On Wednesday afternoon, HSI formally took custody of the stolen idol of Saint Manikkavichavakar linked to the ongoing investigation. Although the relic is a religious idol and priceless to its worshippers, it could sell for as much as $1 million if legitimately offered on the market today. In addition to recovering this idol from the Tamil Nadu temples, HSI also has recovered at least six other sacred Chola bronzes that it anticipates forfeiting and repatriating to the Government of India.

HSI’s Operation Hidden Idol focuses on the activities of a former New York-based art dealer, Kapoor, who is currently in custody in India awaiting trial for allegedly looting tens of millions of dollars’ worth of rare antiquities from several nations. The trails of looted artifacts have been traced all around the world. Within the past three months, two domestic museums, the Honolulu Museum and Peabody Essex, partnered with HSI to surrender illicit cultural property stemming from Kapoor. Over the last three years, HSI special agents have executed a series of search warrants targeting Kapoor’s Manhattan gallery, along with warehouses and storage facilities linked to the dealer. Additionally, three individuals have been arrested in the United States for their role in the scheme. The estimated value of the artifacts seized so far in the case exceeds $100 million.

Statue returned to Cambodia

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The Duryodhana, a 10th century sandstone sculpture that was looted in the 1970s, has been returned to Cambodia. Photo courtesy ICE.

After being pried from a temple, beheaded and offered for auction, a statue has been returned to Cambodia. Below is a rundown on the case from customs enforcement:

Cambodian officials recognize HSI for return of ancient sandstone sculpture
May 7, 2014

NEW YORK — At a May 7 ceremony in New York, U.S. Immigration and Customs Enforcement’s (ICE) Homeland Security Investigations (HSI) and the U.S. Attorney’s Office for the Southern District of New York were commemorated by the Kingdom of Cambodia Deputy Prime Minister Dr. Sok An for the return of the Duryodhana, a 10th century sandstone sculpture.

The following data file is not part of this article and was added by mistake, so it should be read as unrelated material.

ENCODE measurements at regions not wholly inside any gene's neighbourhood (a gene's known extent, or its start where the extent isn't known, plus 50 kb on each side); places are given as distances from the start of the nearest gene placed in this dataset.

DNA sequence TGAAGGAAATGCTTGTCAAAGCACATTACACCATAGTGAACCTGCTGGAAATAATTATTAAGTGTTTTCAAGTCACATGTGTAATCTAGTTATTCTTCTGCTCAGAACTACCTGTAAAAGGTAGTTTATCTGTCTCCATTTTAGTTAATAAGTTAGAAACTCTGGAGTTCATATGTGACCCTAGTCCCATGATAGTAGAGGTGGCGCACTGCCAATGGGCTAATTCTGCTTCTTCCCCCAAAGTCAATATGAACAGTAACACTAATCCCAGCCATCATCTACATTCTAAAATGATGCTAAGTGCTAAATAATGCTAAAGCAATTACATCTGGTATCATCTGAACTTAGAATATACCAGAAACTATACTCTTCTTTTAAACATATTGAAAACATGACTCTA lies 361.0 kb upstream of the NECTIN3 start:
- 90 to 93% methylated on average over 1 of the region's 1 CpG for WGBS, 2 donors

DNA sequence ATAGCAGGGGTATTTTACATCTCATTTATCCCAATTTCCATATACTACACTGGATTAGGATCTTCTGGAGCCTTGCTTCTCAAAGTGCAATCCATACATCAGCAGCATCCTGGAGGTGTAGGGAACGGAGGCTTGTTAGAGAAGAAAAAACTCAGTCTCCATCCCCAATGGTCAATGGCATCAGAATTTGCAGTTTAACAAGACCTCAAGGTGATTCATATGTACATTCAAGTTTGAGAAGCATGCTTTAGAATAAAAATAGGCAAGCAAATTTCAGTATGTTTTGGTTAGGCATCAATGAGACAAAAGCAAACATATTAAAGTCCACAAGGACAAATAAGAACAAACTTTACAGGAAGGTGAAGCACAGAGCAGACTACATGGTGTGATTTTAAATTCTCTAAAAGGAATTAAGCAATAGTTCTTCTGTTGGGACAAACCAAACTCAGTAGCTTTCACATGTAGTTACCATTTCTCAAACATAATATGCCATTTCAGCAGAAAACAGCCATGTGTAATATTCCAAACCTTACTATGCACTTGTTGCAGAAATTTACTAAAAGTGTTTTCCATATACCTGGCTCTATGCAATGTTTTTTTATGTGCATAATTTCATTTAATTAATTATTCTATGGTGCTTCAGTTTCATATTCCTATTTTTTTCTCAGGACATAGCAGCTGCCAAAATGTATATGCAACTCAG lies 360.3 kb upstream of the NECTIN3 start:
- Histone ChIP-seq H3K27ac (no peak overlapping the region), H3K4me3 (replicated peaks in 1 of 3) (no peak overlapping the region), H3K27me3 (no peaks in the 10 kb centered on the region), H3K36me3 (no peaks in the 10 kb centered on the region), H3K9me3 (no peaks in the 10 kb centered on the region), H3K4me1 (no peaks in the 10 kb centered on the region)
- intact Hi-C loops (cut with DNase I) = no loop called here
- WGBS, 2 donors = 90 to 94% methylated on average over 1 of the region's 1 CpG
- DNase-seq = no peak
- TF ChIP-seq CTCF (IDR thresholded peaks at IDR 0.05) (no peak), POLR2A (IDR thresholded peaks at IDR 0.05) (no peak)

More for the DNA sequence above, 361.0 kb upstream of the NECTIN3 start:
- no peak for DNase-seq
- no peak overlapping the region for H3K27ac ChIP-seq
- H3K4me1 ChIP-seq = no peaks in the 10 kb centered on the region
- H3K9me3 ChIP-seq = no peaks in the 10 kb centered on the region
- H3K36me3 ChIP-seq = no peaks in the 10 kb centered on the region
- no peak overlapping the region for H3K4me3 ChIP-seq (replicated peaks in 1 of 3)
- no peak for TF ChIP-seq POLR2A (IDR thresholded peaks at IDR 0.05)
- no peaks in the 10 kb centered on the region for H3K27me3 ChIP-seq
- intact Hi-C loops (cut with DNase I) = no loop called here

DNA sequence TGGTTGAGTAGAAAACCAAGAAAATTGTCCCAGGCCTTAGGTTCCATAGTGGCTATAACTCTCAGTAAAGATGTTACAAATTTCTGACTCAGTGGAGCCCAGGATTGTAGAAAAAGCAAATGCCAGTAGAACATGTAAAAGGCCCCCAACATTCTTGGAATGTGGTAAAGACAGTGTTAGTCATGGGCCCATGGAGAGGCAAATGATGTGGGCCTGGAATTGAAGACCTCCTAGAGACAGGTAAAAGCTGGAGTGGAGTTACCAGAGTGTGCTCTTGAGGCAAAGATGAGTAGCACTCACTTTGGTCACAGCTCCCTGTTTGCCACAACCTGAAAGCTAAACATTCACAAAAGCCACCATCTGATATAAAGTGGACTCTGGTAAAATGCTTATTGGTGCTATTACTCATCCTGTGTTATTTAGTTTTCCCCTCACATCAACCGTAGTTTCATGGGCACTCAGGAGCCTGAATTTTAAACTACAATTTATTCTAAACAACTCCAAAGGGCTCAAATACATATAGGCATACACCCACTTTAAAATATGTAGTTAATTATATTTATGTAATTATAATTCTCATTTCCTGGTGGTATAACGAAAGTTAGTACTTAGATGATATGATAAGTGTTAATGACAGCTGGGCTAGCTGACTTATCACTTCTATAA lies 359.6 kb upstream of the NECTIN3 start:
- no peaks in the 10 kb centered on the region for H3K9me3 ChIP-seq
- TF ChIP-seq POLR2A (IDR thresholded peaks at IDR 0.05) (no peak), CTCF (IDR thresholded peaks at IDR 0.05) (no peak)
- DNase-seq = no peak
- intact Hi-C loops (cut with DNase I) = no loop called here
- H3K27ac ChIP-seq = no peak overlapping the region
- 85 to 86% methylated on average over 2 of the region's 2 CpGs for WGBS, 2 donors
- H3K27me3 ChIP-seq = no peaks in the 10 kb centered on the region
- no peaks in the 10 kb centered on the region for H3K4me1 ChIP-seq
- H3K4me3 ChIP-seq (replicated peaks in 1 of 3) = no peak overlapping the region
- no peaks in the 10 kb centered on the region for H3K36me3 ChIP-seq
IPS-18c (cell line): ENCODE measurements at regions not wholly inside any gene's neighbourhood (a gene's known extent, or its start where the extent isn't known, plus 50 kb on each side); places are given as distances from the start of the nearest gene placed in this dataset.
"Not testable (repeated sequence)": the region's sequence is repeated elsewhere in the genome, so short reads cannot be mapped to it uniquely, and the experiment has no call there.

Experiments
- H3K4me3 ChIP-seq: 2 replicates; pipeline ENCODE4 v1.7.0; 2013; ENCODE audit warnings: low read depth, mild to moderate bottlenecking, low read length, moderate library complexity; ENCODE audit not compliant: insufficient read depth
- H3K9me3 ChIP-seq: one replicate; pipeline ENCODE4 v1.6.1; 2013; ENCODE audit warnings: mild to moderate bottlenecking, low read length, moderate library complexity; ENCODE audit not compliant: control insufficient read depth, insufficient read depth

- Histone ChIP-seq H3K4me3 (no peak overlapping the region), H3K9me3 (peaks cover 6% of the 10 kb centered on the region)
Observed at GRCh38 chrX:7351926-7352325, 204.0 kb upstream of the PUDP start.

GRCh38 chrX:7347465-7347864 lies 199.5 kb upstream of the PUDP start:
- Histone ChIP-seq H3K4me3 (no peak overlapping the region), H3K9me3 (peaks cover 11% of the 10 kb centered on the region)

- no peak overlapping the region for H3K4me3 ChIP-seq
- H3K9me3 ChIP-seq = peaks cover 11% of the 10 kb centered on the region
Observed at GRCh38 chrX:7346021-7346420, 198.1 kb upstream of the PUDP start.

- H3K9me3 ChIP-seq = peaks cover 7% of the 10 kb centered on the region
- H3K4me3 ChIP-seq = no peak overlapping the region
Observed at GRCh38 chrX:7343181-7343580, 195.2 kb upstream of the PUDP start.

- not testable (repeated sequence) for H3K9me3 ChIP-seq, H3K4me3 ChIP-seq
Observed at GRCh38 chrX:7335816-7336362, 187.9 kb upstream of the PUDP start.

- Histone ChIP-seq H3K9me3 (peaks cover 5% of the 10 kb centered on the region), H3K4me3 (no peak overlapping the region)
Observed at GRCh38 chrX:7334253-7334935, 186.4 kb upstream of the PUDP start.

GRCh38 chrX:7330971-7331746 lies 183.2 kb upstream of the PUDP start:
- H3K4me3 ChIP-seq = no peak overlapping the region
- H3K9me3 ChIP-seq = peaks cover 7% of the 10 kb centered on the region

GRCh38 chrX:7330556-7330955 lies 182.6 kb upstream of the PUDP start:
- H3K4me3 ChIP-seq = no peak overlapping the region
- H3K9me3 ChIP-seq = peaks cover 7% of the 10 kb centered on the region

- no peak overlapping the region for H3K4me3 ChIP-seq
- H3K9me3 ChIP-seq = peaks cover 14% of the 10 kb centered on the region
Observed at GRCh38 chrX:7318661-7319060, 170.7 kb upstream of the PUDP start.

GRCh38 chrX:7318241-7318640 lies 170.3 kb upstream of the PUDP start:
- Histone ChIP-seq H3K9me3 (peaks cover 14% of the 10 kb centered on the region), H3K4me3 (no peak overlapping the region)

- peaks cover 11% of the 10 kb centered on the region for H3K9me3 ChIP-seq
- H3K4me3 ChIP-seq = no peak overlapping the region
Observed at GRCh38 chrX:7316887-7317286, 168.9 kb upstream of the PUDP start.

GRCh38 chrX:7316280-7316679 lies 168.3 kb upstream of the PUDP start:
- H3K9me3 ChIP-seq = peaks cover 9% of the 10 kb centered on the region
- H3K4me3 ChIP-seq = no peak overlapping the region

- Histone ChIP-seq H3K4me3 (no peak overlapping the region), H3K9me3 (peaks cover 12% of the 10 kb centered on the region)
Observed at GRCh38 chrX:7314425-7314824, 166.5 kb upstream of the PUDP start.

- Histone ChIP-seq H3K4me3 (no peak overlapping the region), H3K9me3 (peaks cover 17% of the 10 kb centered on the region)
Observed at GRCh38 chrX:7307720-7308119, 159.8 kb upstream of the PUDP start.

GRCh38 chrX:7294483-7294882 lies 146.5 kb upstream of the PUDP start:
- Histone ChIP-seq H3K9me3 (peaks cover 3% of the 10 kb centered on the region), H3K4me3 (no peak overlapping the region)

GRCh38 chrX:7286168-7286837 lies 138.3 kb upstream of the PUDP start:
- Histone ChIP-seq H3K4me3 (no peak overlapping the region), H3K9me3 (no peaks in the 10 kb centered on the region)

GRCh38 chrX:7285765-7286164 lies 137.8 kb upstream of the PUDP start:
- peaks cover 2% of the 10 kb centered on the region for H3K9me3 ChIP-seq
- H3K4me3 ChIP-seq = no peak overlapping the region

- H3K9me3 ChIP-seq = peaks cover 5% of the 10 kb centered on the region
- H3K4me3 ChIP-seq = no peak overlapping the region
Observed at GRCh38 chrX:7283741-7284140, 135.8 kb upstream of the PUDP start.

The return of the Duryodhana follows the settlement of a civil forfeiture action filed by the U.S. Attorney’s Office, which alleged that the Duryodhana was stolen from the Prasat Chen temple at Koh Ker in 1972 by an organized looting network, and ultimately imported into the United States and offered for sale by Sotheby’s Inc.

The settlement required Sotheby’s and the customer selling the Duryodhana, Decia Ruspoli de Poggia Suasa, to return the sculpture to the Kingdom of Cambodia.

According to an amended complaint filed in Manhattan federal court April 2013, and other documents filed in the case, from 928 to 944 A.D., Koh Ker was the capital of the ancient Khmer empire in Cambodia. The Khmer regime under Jayavarman IV constructed a vast complex of sacred monuments at Koh Ker, including the Prasat Chen temple and its statuary. These monuments have never been transferred to any private owner, and remain the property of the Cambodian state.

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City of Bronze

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A few weeks ago, I traveled through Cresco in northeast Iowa, a city which has, by my calculations, the most public art bronze statues per capita. You can’t go more than block without tripping over one.
I counted at least a half dozen on the main street that goes past the county courthouse. One park had no fewer than two (and a cool train display). There was one in front of the library and another at the fire station.
In all, the city has about 30 statues — funded through donations — and the welcome center has a complete list.
Above is a shot of the statue in front of the courthouse, also Justice, which is on the sidewalk near an attorney’s office, and a closeup of Justice’s feet.